• Announcements

    • khawk

      Download the Game Design and Indie Game Marketing Freebook   07/19/17

      GameDev.net and CRC Press have teamed up to bring a free ebook of content curated from top titles published by CRC Press. The freebook, Practices of Game Design & Indie Game Marketing, includes chapters from The Art of Game Design: A Book of Lenses, A Practical Guide to Indie Game Marketing, and An Architectural Approach to Level Design. The GameDev.net FreeBook is relevant to game designers, developers, and those interested in learning more about the challenges in game development. We know game development can be a tough discipline and business, so we picked several chapters from CRC Press titles that we thought would be of interest to you, the GameDev.net audience, in your journey to design, develop, and market your next game. The free ebook is available through CRC Press by clicking here. The Curated Books The Art of Game Design: A Book of Lenses, Second Edition, by Jesse Schell Presents 100+ sets of questions, or different lenses, for viewing a game’s design, encompassing diverse fields such as psychology, architecture, music, film, software engineering, theme park design, mathematics, anthropology, and more. Written by one of the world's top game designers, this book describes the deepest and most fundamental principles of game design, demonstrating how tactics used in board, card, and athletic games also work in video games. It provides practical instruction on creating world-class games that will be played again and again. View it here. A Practical Guide to Indie Game Marketing, by Joel Dreskin Marketing is an essential but too frequently overlooked or minimized component of the release plan for indie games. A Practical Guide to Indie Game Marketing provides you with the tools needed to build visibility and sell your indie games. With special focus on those developers with small budgets and limited staff and resources, this book is packed with tangible recommendations and techniques that you can put to use immediately. As a seasoned professional of the indie game arena, author Joel Dreskin gives you insight into practical, real-world experiences of marketing numerous successful games and also provides stories of the failures. View it here. An Architectural Approach to Level Design This is one of the first books to integrate architectural and spatial design theory with the field of level design. The book presents architectural techniques and theories for level designers to use in their own work. It connects architecture and level design in different ways that address the practical elements of how designers construct space and the experiential elements of how and why humans interact with this space. Throughout the text, readers learn skills for spatial layout, evoking emotion through gamespaces, and creating better levels through architectural theory. View it here. Learn more and download the ebook by clicking here. Did you know? GameDev.net and CRC Press also recently teamed up to bring GDNet+ Members up to a 20% discount on all CRC Press books. Learn more about this and other benefits here.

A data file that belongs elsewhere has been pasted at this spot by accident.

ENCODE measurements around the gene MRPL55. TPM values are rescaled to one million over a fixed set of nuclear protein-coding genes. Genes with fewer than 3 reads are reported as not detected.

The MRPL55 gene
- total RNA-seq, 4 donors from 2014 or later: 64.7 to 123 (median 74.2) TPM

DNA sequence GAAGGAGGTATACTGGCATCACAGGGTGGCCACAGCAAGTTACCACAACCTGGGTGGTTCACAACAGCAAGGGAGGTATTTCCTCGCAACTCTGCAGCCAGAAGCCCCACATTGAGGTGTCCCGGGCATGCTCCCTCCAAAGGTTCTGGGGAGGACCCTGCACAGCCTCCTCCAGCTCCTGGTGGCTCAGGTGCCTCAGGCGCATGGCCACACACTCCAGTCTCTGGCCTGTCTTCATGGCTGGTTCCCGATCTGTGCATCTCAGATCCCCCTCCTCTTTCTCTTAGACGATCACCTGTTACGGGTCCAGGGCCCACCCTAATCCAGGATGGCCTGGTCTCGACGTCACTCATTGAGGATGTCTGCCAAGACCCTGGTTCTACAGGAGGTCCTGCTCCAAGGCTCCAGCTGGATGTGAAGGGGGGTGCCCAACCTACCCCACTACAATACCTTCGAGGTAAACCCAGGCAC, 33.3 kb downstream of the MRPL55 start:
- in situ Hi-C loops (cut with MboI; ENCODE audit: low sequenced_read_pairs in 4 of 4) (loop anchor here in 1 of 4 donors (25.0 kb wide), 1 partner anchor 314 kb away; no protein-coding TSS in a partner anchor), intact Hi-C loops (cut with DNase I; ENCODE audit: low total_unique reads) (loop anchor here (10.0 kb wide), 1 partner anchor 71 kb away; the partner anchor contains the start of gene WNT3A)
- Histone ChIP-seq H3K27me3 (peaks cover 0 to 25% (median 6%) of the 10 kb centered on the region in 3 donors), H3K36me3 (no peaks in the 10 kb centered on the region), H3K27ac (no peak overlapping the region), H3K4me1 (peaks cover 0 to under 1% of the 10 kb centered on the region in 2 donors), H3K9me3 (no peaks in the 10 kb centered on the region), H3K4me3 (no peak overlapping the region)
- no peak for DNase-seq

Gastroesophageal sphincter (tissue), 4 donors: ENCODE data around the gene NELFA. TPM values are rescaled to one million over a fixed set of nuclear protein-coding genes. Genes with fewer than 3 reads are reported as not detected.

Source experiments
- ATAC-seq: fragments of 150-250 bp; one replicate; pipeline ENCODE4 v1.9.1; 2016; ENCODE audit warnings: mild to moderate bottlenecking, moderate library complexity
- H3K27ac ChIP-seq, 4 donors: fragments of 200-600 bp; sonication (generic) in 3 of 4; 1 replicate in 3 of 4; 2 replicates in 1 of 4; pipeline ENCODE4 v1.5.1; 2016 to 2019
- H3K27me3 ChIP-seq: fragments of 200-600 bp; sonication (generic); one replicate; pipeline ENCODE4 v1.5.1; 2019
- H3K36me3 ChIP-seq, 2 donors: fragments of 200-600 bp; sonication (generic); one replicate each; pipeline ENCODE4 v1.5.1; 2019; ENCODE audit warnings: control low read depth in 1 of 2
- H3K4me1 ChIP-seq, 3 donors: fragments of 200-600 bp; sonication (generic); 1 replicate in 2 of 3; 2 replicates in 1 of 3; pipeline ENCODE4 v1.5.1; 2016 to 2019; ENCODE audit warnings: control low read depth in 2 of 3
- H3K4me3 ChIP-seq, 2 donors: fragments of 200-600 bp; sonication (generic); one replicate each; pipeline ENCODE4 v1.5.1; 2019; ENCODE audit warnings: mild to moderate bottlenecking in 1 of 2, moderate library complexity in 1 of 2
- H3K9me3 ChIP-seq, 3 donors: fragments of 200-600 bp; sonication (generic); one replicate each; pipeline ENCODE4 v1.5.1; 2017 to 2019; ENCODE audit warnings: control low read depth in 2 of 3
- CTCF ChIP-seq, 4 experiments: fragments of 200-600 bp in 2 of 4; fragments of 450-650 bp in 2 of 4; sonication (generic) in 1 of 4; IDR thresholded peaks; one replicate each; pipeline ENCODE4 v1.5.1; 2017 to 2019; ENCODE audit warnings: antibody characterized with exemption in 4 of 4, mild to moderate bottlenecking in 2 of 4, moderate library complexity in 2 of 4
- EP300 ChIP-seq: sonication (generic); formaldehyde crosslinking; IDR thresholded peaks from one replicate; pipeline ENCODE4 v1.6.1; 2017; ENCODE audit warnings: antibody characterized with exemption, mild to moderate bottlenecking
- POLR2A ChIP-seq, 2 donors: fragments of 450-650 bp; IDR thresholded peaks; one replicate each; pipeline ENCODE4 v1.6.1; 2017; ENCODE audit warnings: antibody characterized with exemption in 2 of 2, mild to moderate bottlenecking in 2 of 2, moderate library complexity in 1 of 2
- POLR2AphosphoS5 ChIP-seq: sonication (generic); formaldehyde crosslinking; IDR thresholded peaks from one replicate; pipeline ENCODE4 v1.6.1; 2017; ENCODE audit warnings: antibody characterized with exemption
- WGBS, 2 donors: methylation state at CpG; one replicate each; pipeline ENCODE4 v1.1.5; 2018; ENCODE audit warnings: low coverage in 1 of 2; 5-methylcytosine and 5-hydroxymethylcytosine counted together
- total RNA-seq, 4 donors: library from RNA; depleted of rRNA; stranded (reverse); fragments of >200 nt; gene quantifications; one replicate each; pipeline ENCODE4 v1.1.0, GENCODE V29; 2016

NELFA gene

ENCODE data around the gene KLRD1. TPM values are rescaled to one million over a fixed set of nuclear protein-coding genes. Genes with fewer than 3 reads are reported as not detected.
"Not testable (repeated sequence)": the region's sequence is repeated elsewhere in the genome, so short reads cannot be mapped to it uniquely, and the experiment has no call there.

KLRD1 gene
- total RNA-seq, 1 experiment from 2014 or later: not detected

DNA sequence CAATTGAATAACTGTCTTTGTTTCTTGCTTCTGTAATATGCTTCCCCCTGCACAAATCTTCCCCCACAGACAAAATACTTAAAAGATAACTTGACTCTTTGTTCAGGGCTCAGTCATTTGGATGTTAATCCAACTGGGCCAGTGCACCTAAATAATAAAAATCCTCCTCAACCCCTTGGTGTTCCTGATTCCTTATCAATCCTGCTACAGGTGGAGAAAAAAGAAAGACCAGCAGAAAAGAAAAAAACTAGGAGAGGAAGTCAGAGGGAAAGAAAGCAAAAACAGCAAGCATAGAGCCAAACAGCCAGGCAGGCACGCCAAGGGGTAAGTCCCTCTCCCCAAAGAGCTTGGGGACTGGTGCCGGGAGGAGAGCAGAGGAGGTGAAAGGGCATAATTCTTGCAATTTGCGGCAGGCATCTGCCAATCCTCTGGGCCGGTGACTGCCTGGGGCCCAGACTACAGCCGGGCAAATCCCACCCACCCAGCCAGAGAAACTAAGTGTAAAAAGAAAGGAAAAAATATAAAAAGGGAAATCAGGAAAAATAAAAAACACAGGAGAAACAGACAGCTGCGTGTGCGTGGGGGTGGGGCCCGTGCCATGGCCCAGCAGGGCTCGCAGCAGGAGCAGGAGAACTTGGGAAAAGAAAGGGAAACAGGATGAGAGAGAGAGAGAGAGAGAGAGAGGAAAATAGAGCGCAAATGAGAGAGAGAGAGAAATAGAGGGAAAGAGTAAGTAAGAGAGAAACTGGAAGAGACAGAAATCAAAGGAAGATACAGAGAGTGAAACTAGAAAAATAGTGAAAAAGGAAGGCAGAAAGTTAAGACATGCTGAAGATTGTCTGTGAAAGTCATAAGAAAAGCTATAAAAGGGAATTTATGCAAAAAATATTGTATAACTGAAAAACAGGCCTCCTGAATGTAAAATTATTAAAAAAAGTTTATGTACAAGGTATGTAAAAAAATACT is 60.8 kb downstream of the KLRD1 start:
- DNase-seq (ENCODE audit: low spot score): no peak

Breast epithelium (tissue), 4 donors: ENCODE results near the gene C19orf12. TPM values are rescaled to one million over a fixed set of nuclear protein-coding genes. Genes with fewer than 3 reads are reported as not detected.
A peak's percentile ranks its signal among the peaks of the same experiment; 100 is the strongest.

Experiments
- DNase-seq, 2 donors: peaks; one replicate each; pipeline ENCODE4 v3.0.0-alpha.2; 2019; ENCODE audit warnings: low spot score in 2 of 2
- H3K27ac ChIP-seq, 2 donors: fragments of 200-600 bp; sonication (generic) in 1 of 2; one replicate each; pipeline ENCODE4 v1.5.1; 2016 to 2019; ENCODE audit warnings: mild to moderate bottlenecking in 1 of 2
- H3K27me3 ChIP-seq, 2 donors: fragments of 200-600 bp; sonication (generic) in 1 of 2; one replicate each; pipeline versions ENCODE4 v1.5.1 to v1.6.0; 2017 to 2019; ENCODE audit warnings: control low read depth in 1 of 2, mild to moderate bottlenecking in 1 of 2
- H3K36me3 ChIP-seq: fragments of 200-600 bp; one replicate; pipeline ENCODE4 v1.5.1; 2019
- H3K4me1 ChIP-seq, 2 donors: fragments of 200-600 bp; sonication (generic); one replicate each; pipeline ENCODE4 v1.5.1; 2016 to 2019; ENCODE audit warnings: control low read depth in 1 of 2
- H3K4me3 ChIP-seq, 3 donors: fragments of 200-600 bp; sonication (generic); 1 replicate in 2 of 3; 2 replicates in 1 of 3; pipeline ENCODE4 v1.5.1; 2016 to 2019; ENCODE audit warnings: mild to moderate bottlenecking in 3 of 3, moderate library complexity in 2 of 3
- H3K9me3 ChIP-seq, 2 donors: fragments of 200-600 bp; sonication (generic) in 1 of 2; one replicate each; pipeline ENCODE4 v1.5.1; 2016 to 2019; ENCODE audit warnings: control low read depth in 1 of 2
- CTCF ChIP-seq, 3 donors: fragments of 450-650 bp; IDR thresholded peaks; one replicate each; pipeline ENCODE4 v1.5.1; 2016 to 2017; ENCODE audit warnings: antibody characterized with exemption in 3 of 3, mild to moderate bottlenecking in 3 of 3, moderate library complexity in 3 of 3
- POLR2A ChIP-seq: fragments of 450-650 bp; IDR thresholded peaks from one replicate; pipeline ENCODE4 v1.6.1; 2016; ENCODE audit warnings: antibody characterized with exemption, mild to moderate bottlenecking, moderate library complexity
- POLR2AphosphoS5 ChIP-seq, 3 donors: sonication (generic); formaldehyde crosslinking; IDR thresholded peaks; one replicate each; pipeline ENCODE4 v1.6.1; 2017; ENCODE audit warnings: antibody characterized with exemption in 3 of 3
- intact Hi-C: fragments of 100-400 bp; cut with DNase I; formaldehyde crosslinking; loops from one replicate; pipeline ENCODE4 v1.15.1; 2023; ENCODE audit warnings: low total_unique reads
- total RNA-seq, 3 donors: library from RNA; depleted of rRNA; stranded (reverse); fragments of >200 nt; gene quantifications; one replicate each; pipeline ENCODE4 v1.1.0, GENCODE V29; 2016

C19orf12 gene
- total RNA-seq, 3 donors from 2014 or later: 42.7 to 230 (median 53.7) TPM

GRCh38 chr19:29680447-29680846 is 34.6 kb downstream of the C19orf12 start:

Sign in to follow this  
Followers 0
graveyard filla

[.net] How do you typically cast in VB.NET?

2 posts in this topic